The United States has been sending its messages with carrots and great diplomatic restraint. The current Israeli government, in stark contrast, has been responding like a petulant child, outraged that it hasn’t been able to get U.S. acquiescence to its own short-term political strategy.
Damn – the current Israeli government sounds like the current Republican Party. And Atallah adds this:
There is a great deal at stake in this public and private dispute between Israel and the United States. President Obama should consider responding in a similar manner, by creating his own facts on the ground, and ending all forms of U.S. cover and support of the settlement enterprise and other policies that sustain the occupation.
Andrew Sullivan agrees with that:
Amen. Cut off loan guarantees, suspend aid – threaten to remove the UN veto. But none of this has a chance to happening except the latter. The Congress won’t allow it – because the GOP’s Christianist wing wants a greater Israel to hasten Armageddon and because the Democrats are so scared of AIPAC.
But there was that mysterious telephone call McClatchy mentions, where Biden and Netanyahu try to work out some way to salvage something from this mess, and Politico reports that Biden wasn’t so scared:
“This is starting to get dangerous for us,” Biden castigated his [Israeli] interlocutors. “What you’re doing here undermines the security of our troops who are fighting in Iraq, Afghanistan and Pakistan. That endangers us and it endangers regional peace.”
Would President Palin think of such things, or will she, in the early months of 2013?
And this really didn’t make Netanyahu look every good, as explained by Politico’s Laura Rozen:
Many observers were skeptical that Netanyahu was as in the dark about the plan as he claimed to Biden.
“Either one believes Netanyahu and his friends in government (saying it is all misunderstanding and bad timing),” wrote Jerusalem Post blogger Shmuel Rosner. “In such case, one should be concerned by Israel’s chaotic decision-making process on delicate matters.”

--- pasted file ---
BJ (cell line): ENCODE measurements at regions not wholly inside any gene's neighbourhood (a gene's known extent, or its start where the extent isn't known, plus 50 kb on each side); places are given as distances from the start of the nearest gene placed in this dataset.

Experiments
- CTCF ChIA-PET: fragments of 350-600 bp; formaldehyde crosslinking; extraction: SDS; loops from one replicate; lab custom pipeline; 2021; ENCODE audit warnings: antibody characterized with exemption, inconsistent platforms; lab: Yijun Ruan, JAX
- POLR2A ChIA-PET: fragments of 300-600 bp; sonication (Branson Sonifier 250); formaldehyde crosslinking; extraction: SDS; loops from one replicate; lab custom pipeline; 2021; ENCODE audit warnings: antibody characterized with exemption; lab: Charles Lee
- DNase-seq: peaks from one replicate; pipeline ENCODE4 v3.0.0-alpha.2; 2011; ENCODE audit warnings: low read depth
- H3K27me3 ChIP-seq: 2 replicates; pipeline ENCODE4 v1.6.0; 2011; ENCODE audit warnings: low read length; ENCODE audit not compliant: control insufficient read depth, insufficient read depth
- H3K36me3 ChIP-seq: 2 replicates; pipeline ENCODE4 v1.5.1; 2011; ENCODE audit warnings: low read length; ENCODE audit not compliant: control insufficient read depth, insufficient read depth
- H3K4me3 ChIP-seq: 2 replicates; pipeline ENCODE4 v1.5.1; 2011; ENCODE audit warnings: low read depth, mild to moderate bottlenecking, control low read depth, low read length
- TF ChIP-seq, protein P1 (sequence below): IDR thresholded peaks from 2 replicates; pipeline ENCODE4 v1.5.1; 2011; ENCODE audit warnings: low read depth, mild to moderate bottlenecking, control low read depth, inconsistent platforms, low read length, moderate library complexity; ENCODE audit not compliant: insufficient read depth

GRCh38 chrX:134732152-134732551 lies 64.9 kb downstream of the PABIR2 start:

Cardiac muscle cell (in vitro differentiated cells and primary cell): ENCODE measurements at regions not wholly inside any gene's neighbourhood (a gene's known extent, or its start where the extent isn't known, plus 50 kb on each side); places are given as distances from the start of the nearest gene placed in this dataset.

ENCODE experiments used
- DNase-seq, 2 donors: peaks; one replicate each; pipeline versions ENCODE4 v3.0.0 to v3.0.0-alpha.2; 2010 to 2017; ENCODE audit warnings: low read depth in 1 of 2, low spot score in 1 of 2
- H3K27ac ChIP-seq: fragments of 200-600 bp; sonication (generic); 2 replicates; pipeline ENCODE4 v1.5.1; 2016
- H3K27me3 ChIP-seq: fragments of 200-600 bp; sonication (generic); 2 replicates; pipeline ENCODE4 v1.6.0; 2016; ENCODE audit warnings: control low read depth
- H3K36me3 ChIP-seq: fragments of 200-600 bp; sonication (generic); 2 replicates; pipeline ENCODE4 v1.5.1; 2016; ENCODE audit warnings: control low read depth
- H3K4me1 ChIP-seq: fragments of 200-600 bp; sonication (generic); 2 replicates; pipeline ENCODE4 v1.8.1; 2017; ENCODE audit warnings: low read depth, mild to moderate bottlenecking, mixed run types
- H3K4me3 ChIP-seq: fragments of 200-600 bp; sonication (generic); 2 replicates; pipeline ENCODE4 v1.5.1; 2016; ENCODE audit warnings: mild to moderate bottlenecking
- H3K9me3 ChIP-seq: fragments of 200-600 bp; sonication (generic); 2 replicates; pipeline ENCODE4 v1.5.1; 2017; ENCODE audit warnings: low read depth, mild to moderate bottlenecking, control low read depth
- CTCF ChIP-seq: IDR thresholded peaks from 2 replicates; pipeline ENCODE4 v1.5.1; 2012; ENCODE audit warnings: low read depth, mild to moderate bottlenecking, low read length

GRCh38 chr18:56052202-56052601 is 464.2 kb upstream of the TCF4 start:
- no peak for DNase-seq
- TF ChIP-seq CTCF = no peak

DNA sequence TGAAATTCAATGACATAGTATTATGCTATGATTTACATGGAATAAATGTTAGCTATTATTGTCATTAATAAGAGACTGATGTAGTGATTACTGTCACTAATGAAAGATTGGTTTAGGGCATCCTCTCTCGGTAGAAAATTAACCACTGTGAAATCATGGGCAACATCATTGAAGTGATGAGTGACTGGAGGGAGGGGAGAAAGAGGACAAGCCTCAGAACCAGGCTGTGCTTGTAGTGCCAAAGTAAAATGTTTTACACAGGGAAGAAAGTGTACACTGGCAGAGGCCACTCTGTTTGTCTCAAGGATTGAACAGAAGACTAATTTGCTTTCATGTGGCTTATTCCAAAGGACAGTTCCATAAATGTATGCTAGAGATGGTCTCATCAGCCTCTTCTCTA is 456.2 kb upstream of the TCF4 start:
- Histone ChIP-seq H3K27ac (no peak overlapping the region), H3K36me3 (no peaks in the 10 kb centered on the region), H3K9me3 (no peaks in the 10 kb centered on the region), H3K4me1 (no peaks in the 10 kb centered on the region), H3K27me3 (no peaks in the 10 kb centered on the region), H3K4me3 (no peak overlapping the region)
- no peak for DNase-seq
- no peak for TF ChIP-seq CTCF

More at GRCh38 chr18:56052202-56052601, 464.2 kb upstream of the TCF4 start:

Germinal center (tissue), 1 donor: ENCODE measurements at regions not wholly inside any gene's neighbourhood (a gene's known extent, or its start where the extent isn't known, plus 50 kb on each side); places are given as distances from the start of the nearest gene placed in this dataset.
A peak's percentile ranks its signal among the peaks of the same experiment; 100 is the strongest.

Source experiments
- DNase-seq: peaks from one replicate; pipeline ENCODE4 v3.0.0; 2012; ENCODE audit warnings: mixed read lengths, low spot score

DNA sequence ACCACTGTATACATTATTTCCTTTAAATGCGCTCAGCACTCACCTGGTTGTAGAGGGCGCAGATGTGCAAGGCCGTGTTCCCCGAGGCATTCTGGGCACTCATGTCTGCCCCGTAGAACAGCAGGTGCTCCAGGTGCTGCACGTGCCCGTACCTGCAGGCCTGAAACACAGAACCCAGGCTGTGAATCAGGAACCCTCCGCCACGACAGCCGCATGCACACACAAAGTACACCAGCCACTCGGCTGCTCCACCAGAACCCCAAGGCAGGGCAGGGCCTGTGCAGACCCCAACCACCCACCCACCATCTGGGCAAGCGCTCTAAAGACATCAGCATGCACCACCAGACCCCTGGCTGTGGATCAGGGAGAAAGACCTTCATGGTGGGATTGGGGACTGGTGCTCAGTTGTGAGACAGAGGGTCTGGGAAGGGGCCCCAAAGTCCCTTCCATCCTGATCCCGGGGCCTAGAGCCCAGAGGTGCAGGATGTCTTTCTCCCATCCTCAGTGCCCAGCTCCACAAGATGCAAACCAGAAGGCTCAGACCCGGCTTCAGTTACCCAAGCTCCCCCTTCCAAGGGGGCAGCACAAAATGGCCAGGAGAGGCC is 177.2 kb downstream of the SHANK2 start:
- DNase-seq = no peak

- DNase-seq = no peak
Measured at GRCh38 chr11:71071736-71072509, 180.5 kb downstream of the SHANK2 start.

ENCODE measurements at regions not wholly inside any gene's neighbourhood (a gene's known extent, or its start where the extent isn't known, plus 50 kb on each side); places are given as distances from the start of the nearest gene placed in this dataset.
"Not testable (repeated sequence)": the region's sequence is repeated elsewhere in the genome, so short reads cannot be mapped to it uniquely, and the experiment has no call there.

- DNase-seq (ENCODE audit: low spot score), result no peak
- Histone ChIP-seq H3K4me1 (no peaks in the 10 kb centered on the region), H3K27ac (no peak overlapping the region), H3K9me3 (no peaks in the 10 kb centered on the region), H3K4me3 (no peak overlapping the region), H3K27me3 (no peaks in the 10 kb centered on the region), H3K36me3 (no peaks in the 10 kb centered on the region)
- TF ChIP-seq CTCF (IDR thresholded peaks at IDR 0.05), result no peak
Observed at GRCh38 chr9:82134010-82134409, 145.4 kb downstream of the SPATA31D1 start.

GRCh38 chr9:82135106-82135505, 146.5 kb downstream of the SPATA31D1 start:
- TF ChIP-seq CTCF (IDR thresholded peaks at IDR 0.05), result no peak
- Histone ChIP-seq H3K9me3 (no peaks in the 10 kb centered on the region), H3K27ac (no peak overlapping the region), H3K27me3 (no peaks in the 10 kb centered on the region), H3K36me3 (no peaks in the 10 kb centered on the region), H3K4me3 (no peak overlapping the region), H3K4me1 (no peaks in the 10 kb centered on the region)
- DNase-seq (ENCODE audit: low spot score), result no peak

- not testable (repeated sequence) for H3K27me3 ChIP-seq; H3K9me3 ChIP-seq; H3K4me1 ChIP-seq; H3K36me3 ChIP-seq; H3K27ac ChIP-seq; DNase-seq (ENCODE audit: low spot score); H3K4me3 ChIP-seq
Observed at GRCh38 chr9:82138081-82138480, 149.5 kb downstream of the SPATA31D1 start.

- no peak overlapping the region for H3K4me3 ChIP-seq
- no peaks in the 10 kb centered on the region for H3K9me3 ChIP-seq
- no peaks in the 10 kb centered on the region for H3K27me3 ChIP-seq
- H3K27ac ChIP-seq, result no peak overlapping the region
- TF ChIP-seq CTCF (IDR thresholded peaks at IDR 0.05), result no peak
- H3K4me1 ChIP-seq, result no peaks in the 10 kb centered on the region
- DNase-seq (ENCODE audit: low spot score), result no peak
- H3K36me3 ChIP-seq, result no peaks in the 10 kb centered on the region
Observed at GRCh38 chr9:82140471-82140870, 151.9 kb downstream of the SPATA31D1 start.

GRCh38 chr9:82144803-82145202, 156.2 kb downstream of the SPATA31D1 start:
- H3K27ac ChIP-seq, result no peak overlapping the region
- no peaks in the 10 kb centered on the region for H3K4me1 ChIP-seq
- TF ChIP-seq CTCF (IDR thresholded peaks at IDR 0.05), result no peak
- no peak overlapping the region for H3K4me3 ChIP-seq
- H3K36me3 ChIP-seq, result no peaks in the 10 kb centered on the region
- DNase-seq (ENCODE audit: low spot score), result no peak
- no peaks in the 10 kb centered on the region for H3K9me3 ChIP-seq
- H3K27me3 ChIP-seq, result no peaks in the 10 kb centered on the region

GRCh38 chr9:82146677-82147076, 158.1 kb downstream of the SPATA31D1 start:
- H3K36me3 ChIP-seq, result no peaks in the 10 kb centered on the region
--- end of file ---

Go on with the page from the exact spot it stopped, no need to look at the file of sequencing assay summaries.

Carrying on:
“Or, one might choose not to believe,” Rosner continued. “One might think Netanyahu isn’t telling the truth, or that [Interior Minister] Yishai is bluffing. If it’s the former, one will conclude that Netanyahu has no intention of seriously exploring the just-announced peace negotiations. If it’s the latter one will realize that Shas and Yishai are strong enough to toy with Netanyahu as much as they want – as much as embarrassing the American [Vice President]! – without paying a price. Not an encouraging thought.”
And Andrew Sullivan adds this:
I cannot read Netanyahu’s mind. But I can observe Israel’s actions. They intend to occupy and colonize the entire West Bank for ever. They may allow some parceled enclaves for Palestinians, but they will maintain a big military presence on the Eastern border of West Bank, and they will sustain this with raw military power and force. I certainly cannot see any other rationale for their actions these past few years that makes any sense at all. Many Israeli politicians now use the term “apartheid” for this future.
Apartheid. Indeed. Well, we were the first to recognize Israel way back when, to be on the right side of history. But now, to stay there, we may need to disagree with them – if we can. And in spite of Biden’s strong words, that may be politically impossible, unless he decides to wear an Israeli flag-pin too.